The area was not overly crowded but there seemed to be a steady flow of visitors to enjoy the onsen. There were older women there that seemed to be socializing, and young mothers together who had their little girls with them. Clearly I stuck out as a visitor, and one woman made hand signals to ask me how I ended up there; neither of us spoke the other’s language, but somehow we had a conversation, although she did enlist a young woman with some limited English skills to assist.
Historically, onsens have banned customers with tattoos due to the connection with the yakuza (gangs) in Japan. While this is less of a worry today, a number of onsens have held onto this rule. However, as international tourism increases and the awareness around different cultural meanings of tattoos in other countries rises, there are slowly more and more tattoo-friendly onsens. My son has tattoos, so I did have to investigate the onsens we were visiting and also get some tattoo coverups (like bandages).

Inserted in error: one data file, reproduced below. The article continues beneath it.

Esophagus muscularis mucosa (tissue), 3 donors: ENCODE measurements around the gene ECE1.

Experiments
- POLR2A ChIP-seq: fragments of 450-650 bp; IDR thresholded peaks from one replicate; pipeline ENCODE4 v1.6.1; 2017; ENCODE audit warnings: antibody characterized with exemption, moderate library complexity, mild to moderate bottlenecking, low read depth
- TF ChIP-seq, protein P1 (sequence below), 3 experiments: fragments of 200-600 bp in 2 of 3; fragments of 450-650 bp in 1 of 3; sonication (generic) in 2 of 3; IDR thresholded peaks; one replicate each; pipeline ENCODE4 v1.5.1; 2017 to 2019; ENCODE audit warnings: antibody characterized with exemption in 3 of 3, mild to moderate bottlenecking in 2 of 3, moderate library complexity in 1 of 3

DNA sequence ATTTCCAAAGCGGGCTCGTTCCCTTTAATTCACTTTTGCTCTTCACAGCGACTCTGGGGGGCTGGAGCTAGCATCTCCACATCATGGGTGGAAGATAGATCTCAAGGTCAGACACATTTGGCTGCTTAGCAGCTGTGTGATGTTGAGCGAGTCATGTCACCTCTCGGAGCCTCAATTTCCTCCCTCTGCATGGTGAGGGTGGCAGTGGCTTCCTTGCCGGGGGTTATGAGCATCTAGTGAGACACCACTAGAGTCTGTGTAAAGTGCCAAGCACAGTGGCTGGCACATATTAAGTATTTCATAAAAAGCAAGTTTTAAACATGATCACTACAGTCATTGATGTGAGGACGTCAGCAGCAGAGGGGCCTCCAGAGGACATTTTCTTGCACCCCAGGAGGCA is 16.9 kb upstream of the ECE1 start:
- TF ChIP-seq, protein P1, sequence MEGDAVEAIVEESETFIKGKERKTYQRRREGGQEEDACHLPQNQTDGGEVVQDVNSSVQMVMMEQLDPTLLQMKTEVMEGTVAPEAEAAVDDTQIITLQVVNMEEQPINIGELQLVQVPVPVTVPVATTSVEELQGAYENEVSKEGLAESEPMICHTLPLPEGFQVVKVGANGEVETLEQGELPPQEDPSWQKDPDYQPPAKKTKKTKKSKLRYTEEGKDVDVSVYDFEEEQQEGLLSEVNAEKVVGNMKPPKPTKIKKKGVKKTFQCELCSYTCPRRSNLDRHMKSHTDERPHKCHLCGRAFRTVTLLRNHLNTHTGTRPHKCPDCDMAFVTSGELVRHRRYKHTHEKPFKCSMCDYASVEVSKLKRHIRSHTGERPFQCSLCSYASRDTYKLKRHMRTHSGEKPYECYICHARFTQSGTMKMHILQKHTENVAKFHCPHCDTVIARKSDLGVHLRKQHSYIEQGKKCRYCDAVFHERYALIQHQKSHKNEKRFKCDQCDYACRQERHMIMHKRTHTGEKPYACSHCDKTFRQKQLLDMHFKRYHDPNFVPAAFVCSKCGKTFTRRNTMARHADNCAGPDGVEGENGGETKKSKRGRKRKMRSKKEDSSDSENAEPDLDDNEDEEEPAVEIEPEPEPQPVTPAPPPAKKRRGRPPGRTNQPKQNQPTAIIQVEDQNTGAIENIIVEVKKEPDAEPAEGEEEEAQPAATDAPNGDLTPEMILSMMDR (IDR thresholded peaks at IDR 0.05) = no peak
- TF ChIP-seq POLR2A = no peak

With over 25,000 hot springs throughout the country, it is no surprise that Japan has built a culture around the onsen experience. When traveling in Japan, this is an area of culture that is easy to skip in favor of something more exciting. However, it is one of the best ways to get a true authentic experience of Japanese culture and the Japanese way to enjoy some time off.